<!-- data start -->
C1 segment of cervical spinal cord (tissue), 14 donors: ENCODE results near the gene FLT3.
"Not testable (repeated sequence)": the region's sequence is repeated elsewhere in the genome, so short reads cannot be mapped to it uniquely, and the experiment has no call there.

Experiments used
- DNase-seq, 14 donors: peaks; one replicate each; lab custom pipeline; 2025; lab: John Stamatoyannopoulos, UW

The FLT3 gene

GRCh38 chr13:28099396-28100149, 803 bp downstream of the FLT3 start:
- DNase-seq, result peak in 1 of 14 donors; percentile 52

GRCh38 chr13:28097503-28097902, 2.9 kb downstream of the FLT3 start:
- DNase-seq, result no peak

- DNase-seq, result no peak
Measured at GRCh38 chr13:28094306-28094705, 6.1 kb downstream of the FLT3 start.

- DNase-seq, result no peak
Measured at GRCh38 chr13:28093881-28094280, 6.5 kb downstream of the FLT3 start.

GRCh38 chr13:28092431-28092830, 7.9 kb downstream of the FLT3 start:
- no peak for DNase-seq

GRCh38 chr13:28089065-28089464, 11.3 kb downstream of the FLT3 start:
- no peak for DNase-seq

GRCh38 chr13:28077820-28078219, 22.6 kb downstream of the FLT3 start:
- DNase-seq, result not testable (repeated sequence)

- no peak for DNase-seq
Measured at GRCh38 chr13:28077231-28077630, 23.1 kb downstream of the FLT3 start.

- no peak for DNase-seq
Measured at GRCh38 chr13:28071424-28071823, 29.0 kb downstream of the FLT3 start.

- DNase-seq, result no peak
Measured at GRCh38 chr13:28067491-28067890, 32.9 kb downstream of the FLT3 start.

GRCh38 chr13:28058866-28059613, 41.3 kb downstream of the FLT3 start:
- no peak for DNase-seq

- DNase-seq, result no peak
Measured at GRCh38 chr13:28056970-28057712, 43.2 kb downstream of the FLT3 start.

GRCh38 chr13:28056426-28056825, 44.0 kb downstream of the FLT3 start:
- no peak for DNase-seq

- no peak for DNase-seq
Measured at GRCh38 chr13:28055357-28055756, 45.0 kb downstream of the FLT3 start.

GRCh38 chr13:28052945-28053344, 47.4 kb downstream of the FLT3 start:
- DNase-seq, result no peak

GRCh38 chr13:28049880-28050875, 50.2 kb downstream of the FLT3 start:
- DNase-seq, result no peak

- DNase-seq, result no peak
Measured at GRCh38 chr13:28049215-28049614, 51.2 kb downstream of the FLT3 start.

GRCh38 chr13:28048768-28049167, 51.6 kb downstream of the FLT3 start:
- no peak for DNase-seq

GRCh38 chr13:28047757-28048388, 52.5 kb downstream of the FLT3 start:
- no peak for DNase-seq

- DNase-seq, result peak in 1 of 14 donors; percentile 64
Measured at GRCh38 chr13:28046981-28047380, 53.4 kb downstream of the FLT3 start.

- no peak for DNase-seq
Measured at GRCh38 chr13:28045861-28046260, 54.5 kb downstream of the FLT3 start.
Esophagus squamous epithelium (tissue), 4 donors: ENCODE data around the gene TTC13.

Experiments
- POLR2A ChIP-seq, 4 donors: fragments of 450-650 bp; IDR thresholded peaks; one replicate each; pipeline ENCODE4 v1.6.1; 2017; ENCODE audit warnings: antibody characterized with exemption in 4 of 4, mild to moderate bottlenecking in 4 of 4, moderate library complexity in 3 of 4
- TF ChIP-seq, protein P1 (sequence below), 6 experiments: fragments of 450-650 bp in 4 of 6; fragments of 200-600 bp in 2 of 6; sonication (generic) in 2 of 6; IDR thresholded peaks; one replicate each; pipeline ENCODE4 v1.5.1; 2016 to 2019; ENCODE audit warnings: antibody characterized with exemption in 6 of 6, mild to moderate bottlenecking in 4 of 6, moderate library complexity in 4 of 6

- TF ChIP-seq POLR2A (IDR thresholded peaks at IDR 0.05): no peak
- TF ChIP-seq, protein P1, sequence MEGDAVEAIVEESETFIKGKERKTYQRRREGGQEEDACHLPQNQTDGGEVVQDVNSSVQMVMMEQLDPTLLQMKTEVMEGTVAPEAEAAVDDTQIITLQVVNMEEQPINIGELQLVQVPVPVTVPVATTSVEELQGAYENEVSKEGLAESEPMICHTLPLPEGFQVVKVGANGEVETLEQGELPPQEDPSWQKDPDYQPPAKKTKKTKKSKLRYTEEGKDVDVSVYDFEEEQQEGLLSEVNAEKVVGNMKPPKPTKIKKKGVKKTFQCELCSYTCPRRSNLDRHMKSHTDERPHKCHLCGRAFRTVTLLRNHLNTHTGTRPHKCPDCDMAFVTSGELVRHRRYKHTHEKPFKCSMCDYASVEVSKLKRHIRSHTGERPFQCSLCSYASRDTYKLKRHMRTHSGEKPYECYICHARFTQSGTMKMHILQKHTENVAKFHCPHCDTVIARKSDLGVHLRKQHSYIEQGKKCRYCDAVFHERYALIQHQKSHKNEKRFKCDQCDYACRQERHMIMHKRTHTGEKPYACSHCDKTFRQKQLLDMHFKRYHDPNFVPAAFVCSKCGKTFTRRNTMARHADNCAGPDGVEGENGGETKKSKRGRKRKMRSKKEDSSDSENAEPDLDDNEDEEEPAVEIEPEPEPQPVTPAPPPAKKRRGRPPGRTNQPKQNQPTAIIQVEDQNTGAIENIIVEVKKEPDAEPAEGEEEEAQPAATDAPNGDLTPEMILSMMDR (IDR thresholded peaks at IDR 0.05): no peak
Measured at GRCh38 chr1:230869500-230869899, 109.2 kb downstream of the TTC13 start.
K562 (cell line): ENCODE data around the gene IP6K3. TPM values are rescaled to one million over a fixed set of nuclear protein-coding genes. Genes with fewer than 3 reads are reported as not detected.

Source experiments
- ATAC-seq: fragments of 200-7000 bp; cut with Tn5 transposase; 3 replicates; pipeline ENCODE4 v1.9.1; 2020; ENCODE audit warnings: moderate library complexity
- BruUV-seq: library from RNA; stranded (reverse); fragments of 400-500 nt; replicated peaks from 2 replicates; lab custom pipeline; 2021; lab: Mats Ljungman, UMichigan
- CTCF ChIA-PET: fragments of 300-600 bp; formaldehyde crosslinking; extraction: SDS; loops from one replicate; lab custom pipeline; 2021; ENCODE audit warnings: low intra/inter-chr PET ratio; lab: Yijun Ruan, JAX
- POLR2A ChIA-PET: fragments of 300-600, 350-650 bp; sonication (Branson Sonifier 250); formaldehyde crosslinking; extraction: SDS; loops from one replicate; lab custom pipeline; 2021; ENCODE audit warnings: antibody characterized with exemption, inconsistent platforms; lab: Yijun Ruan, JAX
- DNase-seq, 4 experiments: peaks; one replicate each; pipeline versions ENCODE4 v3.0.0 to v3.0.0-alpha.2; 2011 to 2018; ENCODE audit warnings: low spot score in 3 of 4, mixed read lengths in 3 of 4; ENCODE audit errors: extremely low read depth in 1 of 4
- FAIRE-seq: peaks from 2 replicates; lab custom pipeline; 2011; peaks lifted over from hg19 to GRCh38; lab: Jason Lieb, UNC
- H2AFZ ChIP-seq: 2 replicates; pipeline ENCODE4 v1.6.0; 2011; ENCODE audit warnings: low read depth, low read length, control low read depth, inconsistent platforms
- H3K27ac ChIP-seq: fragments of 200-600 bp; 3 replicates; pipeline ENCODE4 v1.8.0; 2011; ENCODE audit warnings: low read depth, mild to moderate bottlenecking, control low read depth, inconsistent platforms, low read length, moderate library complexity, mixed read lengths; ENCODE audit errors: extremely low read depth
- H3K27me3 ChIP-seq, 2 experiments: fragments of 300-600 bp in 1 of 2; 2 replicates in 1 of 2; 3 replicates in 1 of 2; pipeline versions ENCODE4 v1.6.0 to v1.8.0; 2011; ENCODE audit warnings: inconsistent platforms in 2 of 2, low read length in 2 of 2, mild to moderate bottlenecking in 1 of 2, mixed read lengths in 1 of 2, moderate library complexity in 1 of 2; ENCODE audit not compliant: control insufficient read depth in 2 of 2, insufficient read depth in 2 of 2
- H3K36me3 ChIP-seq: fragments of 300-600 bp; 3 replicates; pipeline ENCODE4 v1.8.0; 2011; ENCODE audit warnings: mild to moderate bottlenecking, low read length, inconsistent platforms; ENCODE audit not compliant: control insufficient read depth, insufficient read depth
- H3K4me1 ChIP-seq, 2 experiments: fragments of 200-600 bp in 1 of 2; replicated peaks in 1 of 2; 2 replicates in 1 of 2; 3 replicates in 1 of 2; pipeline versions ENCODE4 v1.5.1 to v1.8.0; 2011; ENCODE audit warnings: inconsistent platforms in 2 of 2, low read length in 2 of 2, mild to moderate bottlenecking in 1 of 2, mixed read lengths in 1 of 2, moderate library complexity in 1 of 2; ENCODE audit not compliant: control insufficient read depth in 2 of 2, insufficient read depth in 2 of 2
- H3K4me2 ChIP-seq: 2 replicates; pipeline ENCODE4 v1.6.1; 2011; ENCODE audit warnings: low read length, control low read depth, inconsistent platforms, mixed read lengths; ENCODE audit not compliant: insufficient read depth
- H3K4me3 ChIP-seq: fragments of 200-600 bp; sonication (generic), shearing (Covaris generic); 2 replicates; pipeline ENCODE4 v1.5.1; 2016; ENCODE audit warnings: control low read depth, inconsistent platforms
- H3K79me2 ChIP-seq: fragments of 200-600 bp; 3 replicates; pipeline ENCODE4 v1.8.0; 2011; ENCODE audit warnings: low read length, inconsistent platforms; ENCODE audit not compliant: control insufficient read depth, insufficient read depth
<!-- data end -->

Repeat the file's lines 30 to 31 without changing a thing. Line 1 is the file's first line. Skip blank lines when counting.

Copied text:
GRCh38 chr13:28056426-28056825, 44.0 kb downstream of the FLT3 start:
- no peak for DNase-seq